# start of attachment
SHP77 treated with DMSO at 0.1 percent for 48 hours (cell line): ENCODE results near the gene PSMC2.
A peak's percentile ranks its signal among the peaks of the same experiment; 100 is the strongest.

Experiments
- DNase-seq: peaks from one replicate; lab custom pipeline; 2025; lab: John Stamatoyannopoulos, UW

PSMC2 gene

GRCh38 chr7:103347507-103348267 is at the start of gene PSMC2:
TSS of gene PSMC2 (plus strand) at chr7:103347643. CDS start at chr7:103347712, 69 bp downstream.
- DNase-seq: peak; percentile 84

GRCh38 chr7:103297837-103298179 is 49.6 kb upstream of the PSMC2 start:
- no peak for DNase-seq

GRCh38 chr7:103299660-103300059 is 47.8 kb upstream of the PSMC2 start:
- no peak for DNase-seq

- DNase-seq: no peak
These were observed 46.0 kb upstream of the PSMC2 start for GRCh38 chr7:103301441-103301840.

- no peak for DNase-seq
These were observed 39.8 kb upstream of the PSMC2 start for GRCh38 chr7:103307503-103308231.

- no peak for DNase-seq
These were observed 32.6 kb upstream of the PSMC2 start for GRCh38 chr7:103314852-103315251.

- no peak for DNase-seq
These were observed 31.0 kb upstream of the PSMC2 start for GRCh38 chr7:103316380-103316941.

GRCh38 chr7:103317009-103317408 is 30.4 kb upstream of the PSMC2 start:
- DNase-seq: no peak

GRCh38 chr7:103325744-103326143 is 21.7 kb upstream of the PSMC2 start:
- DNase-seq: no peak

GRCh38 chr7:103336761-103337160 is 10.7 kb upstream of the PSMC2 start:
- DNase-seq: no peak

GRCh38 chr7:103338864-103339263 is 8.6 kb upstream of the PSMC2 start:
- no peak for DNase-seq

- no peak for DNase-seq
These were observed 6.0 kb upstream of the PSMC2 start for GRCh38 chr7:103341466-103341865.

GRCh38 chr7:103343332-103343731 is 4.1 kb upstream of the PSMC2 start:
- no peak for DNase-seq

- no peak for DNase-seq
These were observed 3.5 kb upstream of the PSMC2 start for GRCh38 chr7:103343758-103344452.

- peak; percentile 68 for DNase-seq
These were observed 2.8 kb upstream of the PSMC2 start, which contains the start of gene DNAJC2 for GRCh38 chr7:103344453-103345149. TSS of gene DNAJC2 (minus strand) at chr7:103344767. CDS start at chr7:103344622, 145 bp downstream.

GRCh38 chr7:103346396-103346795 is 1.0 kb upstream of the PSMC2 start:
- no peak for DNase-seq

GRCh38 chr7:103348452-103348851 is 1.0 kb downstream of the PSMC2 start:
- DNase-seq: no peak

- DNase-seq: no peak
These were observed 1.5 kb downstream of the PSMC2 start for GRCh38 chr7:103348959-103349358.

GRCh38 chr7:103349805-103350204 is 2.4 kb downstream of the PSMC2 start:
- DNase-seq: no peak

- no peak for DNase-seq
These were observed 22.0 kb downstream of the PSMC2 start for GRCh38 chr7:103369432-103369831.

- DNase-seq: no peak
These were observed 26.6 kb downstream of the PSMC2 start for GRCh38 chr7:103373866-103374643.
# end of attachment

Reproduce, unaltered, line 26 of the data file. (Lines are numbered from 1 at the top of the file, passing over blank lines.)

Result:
- DNase-seq: no peak